Lizzie had a great moment when she heard the finished song on a radio program with DJ Kenny Everett for the first time. In late October 1969, she moved back home to Rio. And on December 12, 1969, “Across The Universe” was finally released on record, The Beatles had given it away to the compilation LP “No One’s Gonna Change Our World”, which was released to raise money for WWF – World Wildlife Foundation. Now everyone could hear Lizzie Bravo and Gayleen Pease singing in the background of this song. But when the song appeared again on the “Let It Be” LP six months later, Phil Spector had removed the girl’s voices, slowed down John’s main voice and also removed the nature sounds.

From Lizzie’s book “Do Rio a Abbey Road”

Lizzie then had a normal life and in the seventies she was living in New York City for a while. Despite the fact that she was now living in the same city as her idol, John Lennon, she didn’t try to get to meet him.

In February 1990, Lizzie attended a press conference Paul McCartney held in Indiana for Brazilian media in conjunction with plans of doing concerts in Brazil. Paul thought the girl looked familiar and asked Lizzy “How come I know you?”, and she told him her story.

Lizzie Bravo was a central person in the Brazilian Beatles Fan Club ever since she returned home. In 2010 a British TV-show from the BBC reunited Lizzie and Gayleen in London, where they once again found themselves back in Abbey Road.

Lizzie had kept the photographs and diary from her stay in London in the sixties, and published this in book form in Portuguese privately, “Do Rio a Abbey Road” in 2015. The 300 pages filled with 200+ unpublished amateur photos was only printed in 1000 copies. During the pandemic, she had a new edition printed – now with a 62×42 cm poster. This too was 1000 copies. The books were not sold through bookstores, only directly from Lizzie, who had created her own online domain LizzieBravo.com for this. She was working on an edition in English, but this was slow work, and she also had to care for her Alzheimer stricken mother in her final years.

Poster from the second edition of Lizzie’s book.

Lizzie was a most welcome follower and commentator on Beatles blogs, including this one, and also a very active Facebooker, mainly commenting in Beatles groups and correcting mistakes, when she wasn’t posting Beatles photos or sharing Beatles news. On the same day she suddenly died, October 4th, she had commented on a request for her book on her own Facebook page. Half the edition was sold and she hoped to sell the rest during the year.

The Beatles Brazilian Page posted this message today:

We have the painful mission of spreading very sad news: Lizzie Bravo, our dear Lizzie Bravo, the hope with glasses, passed away this Monday, October 4th, 2021, in Rio de Janeiro. In the weeks following her 70th birthday on May 29, Lizzie began to experience physical difficulties due to a congenital heart problem. Two weeks ago, she spent 4 days at the ICU and had apparently recovered. “The doctor told me I’m going to be fine again…sure, with a bunch of meds,” she told me last week. However, a week ago, Lizzie had to go back to the hospital and, according to Lizzie (who kept us informed via WhatsApp), everything was going well. Today, unfortunately, today came the unexpected news: our dear Lizzie’s heart had stopped.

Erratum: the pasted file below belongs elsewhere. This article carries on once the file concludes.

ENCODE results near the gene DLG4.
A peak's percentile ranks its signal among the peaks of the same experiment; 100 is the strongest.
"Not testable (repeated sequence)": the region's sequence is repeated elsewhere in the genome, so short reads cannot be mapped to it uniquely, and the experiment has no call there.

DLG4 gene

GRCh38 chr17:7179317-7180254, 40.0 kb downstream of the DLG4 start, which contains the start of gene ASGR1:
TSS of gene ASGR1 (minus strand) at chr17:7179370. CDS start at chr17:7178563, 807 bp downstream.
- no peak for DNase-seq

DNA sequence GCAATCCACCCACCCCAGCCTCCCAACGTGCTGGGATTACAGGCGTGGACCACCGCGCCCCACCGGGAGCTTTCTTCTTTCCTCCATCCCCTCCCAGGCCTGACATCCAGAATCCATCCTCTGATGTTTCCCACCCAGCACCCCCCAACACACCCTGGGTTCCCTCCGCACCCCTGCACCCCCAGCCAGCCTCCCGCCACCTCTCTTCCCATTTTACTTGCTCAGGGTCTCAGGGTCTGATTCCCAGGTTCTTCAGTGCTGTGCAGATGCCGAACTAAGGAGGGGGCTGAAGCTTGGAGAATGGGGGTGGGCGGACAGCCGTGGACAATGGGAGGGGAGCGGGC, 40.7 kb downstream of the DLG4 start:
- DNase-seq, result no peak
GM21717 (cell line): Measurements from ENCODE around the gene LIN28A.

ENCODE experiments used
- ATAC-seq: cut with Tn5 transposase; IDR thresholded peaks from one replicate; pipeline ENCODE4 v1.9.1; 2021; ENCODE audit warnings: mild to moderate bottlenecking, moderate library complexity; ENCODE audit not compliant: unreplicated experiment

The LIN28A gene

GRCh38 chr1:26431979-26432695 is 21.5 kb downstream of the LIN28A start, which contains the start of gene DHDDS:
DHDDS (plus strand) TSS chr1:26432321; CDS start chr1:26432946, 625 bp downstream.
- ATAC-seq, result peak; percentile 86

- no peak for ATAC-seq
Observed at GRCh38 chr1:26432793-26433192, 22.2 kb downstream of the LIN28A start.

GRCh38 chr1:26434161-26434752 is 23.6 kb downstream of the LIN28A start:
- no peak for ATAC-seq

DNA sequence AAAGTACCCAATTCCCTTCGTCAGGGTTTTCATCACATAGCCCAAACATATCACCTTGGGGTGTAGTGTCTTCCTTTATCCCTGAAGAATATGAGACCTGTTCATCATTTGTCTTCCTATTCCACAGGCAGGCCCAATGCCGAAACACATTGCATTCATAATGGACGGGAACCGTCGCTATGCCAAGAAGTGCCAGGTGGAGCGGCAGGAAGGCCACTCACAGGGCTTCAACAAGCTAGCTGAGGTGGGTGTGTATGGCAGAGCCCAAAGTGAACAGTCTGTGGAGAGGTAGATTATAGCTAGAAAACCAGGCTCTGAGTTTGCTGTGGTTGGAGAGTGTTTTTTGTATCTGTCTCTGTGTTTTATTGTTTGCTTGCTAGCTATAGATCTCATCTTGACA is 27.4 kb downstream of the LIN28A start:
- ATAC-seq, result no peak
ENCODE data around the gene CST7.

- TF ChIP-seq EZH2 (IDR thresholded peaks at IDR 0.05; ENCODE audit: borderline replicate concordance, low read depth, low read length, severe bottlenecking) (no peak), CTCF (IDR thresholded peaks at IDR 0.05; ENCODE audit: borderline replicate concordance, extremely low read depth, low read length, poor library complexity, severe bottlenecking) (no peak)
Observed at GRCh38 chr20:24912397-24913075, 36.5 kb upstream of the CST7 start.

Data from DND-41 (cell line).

This is an irreparable loss, not only for Beatlemania Nacional, but also for MPB, since Lizzie Bravo is very important in everything you imagine in good modern Brazilian music, as musician and journalist Edu Henning explains:
“We were privileged to live with Lizzie. Many will remember her as being ‘the Brazilian who sang with the Beatles’. But Lizzie acted as a photographer of a very rich period of Brazilian music (recording important moments in the history of great names in music made in Brazil). She was also a great studio backing vocal (participating in emblematic MPB albums). And toured Brazil and the world as the lead singer of sensational Brazilian singers. She worked with great artists and participated in magnificent projects. So singing with the Beatles was another chapter in Lizzie Bravo’s rich biography. And what a chapter! When Zé Rodrix wrote the phrase ‘hope with glasses’ he didn’t imagine that we would all be contaminated by Lizzie Bravo the way we were.
Well, friends… we can only remember how privileged we are to have lived together at the same time and in the same country as Lizzie Bravo. May our God of goodness guide our biggest star “across the universe” and console the hearts of relatives, friends and fans.

Post script: We later found out that Gayleen Pease, Lizzie’s friend who also sang on Across The Universe passed away in July 2021 from pancreatic cancer, only ten weeks before Lizzie died.

May they both rest in peace.

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2 Responses

  1. Ria Aeschlimann says:

    My sincere condolences to her family & friends, and everyone who knew and loved her. I didn’t know her personally but her story was so familiar among fans of The Beatles, it felt like I did. She seemed like a truly nice person.. R.I.P. Lizzie.
    Thank you for the lovely tribute.

  1. October 6, 2021

    […] Lizzie Bravo, the Beatles fan who was invited by Paul McCartney into one of the band’s 1968 recording sessions at Abbey Road Studios to sing “a high note,” died yesterday (October 4, 2021), at age 70 in her native Brazil, of heart complications. The news was reported by several established Beatles news bloggers including The Daily Beatle. […]